“I love making Malaysian dishes. They remind me of home,” says Coombes who has lived in Britain for over 15 years.
“I use food to reconnect with my family. I make nasi lemak and char kway teow, my mum’s steamed fish, satay and laksa when I entertain friends. I am still learning really and there are so many dishes to pick up,” adds the mother of one.
She is currently working on publishing her cookbook Ping’s Pantry which will be available in May next year.
“The book features Malaysian food inspired by my childhood,” she says.
Coombes shares the recipe for Prawns and Squid Nonya Kerabu, with a little Italian twist, which she first made on a family trip to Puglia, Italy.
“I wanted to contribute to the feast my friends were preparing, and they had never tried Malaysian food so I packed belacan to make my kerabu nonya only to find out it was really difficult to find bihun (rice vermicelli) in Puglia.
“So I adapted my recipe to get the best of Italian ingredients I could find into a dish I know and love so well.”
The dish worked well, and here she mixes bihun with Italian vermicelli, a fine pasta, to create different textures.
“I use squid in place of octopus and added the Italians’ much loved tomatoes to create a burst of sunshine.”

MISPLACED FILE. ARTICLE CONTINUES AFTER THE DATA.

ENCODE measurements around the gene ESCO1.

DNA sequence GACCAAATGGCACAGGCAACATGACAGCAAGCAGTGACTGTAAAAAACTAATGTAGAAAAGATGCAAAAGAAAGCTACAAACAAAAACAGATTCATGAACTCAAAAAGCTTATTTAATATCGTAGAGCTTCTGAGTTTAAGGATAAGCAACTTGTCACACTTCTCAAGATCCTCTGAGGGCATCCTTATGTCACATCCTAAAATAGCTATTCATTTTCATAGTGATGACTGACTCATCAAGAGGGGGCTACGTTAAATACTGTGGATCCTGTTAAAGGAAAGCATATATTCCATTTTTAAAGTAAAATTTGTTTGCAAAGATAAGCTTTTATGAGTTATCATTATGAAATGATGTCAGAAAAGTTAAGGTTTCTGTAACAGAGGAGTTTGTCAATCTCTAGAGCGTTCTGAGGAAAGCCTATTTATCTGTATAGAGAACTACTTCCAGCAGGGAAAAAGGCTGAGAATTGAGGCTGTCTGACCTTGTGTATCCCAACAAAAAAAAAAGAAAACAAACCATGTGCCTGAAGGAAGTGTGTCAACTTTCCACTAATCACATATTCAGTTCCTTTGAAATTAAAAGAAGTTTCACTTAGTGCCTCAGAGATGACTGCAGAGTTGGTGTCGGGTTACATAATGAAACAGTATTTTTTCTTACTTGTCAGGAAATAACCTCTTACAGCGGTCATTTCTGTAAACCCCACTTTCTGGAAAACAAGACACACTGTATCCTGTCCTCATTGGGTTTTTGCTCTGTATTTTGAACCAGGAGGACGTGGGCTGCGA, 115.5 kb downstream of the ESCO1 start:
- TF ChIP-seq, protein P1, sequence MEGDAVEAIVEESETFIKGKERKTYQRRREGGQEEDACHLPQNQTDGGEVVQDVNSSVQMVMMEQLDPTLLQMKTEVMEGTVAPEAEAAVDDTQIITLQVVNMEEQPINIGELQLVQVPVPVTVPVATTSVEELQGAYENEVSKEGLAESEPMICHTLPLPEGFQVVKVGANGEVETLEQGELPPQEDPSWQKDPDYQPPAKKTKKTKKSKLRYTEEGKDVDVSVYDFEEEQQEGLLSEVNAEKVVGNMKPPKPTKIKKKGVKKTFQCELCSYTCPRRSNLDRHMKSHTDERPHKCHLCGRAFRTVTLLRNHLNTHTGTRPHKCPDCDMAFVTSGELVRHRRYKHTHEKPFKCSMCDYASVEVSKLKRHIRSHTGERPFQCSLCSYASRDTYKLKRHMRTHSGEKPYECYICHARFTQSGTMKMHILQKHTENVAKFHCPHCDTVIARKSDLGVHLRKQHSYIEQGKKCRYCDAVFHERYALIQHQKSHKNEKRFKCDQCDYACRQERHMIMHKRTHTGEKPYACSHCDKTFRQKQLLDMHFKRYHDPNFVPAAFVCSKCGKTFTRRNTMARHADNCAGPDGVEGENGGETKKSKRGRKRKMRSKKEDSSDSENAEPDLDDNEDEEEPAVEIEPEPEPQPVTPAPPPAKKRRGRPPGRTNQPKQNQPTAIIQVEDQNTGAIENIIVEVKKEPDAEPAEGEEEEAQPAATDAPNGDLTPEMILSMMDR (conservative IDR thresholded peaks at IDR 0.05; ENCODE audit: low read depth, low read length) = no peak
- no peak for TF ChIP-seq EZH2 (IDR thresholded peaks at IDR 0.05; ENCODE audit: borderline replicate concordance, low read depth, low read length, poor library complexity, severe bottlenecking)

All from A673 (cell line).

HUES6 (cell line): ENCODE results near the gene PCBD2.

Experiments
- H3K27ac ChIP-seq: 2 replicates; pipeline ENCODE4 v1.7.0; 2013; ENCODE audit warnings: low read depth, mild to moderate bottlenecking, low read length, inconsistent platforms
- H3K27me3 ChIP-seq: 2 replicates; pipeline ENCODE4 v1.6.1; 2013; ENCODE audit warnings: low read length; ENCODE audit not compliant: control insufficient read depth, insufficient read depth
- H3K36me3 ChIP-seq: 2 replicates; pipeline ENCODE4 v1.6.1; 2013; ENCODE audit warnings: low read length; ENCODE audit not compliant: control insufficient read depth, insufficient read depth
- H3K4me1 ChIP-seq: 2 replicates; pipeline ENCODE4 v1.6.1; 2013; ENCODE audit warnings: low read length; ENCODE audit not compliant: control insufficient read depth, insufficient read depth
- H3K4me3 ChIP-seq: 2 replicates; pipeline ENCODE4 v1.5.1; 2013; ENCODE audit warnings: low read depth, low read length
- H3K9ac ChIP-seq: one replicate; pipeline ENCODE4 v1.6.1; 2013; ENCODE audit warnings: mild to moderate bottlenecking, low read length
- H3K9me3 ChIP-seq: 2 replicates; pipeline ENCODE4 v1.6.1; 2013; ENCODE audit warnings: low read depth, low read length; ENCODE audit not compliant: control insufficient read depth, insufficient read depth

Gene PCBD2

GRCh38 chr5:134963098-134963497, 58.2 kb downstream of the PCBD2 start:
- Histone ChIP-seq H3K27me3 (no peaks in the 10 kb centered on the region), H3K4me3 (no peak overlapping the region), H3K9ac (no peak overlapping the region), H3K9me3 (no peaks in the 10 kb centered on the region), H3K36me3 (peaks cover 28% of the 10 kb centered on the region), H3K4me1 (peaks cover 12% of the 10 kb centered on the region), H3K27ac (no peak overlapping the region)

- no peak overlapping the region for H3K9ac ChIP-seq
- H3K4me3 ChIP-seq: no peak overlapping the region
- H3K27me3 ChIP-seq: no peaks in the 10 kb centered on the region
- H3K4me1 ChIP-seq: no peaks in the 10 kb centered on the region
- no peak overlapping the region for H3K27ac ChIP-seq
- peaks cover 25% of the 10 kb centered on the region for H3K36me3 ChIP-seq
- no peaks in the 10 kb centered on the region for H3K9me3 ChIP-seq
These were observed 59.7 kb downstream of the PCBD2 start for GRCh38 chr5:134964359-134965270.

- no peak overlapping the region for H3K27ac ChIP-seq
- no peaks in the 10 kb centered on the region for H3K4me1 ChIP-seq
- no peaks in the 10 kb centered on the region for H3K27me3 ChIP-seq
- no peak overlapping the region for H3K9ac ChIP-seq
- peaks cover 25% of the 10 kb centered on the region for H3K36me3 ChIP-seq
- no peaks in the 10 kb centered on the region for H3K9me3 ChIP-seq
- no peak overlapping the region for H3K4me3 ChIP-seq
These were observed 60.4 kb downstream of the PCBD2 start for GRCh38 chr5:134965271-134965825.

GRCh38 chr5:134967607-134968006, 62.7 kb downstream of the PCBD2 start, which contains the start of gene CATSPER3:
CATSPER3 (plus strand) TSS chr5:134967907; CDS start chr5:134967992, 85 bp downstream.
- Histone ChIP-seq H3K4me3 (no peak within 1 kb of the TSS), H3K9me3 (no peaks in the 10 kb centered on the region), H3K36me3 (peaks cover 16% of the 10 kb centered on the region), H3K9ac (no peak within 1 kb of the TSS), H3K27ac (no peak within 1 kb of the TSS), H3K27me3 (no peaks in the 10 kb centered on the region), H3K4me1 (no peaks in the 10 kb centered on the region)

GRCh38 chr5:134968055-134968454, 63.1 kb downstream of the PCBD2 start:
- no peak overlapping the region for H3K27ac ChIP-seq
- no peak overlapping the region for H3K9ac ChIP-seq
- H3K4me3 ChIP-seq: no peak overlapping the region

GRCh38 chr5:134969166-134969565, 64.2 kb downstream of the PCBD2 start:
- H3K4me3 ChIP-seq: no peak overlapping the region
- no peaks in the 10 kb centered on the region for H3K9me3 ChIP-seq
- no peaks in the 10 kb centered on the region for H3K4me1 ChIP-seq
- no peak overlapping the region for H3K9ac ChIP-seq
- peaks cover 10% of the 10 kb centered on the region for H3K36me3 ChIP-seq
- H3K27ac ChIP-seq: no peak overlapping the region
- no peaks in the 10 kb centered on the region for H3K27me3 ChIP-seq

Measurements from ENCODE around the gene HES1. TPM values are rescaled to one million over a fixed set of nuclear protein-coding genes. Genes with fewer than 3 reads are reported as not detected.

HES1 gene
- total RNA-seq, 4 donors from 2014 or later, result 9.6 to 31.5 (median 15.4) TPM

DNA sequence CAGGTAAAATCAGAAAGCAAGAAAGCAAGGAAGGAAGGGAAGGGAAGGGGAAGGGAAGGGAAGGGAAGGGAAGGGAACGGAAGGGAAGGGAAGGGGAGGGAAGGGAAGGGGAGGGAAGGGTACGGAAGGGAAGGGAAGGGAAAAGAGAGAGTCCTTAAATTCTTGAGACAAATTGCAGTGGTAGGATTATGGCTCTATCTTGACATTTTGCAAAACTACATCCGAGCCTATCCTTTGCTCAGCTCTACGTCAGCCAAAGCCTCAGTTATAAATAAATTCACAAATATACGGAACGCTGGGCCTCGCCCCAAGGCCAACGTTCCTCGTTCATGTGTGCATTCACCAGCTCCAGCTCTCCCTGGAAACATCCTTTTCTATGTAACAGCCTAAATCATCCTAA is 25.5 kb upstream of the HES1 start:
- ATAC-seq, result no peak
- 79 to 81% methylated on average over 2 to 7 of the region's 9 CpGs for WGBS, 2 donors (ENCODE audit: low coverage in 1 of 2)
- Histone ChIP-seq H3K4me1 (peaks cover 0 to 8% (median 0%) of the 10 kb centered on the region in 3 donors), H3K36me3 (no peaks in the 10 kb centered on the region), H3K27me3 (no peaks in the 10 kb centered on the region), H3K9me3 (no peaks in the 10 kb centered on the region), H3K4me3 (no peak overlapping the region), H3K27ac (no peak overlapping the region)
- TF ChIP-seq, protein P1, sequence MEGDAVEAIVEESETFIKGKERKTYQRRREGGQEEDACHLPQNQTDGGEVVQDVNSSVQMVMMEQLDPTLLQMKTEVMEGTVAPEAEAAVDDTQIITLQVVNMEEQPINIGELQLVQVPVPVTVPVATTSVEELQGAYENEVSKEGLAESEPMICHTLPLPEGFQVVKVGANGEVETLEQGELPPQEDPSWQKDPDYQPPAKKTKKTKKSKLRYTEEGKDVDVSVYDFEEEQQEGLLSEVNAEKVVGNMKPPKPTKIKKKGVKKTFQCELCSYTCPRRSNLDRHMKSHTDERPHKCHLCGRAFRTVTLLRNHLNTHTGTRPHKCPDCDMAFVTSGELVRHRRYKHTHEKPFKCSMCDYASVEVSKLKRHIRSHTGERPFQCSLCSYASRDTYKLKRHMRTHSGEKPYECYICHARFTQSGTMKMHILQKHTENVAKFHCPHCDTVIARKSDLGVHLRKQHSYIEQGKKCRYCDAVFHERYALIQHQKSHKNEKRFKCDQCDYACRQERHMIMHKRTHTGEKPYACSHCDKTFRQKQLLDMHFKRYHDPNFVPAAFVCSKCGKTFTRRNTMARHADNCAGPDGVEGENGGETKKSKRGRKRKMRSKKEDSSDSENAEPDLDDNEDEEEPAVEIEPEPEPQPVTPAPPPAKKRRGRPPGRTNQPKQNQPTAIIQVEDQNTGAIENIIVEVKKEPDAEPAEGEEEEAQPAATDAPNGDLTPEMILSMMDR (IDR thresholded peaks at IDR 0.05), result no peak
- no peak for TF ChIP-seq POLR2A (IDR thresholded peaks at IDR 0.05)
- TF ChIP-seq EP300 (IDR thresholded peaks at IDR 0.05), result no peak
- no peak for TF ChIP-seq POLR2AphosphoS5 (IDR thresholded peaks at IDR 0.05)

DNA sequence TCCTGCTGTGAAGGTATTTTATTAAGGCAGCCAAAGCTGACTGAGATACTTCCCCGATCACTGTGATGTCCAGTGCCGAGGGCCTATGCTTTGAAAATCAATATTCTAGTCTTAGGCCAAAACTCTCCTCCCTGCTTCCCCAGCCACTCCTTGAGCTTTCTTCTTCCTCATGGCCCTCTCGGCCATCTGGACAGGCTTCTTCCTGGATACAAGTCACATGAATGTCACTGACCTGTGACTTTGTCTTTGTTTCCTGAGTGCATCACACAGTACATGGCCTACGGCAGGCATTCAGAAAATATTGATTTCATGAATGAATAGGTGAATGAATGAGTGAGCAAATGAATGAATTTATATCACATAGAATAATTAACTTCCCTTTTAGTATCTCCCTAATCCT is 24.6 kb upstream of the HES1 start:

PRAWN AND SQUID ‘ITALIAN JOB’ KERABU BIHUN
12 shallots, peeled
300ml white vinegar
12 tsp sugar
400g squids, cut into 1cm rings
300g king prawns, peeled
140g Italian vermicelli
140g rice vermicelli or bihun
100g unsweetened desiccated coconut or kerisik
50g coriander, roughly torn
20g mint leaves, roughly torn
20 ripe cherry tomatoes, quartered
10 kaffir lime leaves, finely sliced
fried shallot crisps
Sambal belacan dressing
8 big red chillies, sliced
juice and zest of 2 limes
1 tbsp belacan
2 tbsp sugar
To pickle shallots
Slice the shallots thinly and place in a glass jar. Stir the sugar into the vinegar to dissolve it completely.
Pour mixture into the jar. Pickle for at least 2 hours before using.
You can store the pickle in fridge for up to 1 week but it won’t last you that long!
For kerabu bihun
Bring a pan of water to boil. Add 1 tsp salt. Poach squid for 30 seconds, remove and plunge into a bowl of cold water to stop the cooking. Drain and set aside.
Poach the prawns for 1 minute, remove and plunge in cold water. Drain and set aside.
Bring another pan of water to boil and add 1 tsp salt.
Add Italian vermicelli and cook for 2-3 minutes. Drain and rinse under cold running water.
Mix some vegetable oil into the vermicelli to stop it from sticking.
Place the bihun in a large bowl, cover with hot boiling water and soak for 5 minutes. Drain and set aside.
In a frying pan, toast the desiccated coconut until golden brown on medium heat to make kerisik. Cool completely.
To make sambal dressing
Place all the ingredients in a small blender and blend until smooth. Adjust seasoning to taste.
Place vermicelli, prawns and squid in a large mixing bowl. Add tomatoes, beansprouts, pickled shallots, coriander, kaffir and mint leaves. Tip in the sambal belacan dressing.
Give it a good mix and squeeze the tomatoes lightly to release the flavour and juices.
Add coconut (kerisik) and mix well. Sprinkle with crispy shallots and serve.